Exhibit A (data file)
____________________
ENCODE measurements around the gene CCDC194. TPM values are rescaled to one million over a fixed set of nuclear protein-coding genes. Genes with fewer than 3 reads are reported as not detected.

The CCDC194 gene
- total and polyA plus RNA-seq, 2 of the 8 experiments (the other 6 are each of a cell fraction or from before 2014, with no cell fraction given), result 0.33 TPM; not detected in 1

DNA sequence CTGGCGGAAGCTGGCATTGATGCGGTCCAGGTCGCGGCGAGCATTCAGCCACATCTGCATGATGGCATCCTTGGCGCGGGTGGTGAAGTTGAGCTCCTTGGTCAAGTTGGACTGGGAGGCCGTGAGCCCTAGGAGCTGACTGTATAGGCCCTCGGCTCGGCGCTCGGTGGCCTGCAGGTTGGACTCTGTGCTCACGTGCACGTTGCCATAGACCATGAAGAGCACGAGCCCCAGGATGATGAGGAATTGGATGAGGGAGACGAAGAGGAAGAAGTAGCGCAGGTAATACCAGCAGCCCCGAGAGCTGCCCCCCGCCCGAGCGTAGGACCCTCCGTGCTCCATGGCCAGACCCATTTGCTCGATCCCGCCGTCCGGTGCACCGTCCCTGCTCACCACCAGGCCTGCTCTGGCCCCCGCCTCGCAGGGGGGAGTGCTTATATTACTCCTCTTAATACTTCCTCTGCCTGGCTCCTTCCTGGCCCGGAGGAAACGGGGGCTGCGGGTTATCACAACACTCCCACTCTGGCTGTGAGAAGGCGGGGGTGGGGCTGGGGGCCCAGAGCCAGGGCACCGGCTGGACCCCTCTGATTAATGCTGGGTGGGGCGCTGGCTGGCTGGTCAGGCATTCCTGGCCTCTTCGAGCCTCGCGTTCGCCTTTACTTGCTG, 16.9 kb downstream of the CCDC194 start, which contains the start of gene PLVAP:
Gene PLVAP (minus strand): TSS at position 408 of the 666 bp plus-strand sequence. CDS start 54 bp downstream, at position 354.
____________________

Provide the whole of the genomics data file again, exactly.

ENCODE measurements around the gene CCDC194. TPM values are rescaled to one million over a fixed set of nuclear protein-coding genes. Genes with fewer than 3 reads are reported as not detected.

The CCDC194 gene
- total and polyA plus RNA-seq, 2 of the 8 experiments (the other 6 are each of a cell fraction or from before 2014, with no cell fraction given), result 0.33 TPM; not detected in 1

DNA sequence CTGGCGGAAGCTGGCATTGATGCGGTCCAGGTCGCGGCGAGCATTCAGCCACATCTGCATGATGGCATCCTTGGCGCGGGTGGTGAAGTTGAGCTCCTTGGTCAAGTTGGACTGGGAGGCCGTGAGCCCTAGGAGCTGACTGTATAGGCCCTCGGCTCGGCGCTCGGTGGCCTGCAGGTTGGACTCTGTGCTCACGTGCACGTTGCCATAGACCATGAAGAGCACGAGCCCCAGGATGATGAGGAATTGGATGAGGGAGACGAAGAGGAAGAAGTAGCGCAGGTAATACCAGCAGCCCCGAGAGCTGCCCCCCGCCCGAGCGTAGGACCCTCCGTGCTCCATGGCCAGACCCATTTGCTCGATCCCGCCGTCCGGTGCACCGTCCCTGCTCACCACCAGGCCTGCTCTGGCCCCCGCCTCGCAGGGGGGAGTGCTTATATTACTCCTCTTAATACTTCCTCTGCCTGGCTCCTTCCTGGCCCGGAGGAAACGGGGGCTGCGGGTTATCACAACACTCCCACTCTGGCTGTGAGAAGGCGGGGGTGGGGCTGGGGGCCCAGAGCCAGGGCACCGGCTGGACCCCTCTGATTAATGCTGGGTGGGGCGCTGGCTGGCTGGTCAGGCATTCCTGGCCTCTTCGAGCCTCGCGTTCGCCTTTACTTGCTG, 16.9 kb downstream of the CCDC194 start, which contains the start of gene PLVAP:
Gene PLVAP (minus strand): TSS at position 408 of the 666 bp plus-strand sequence. CDS start 54 bp downstream, at position 354.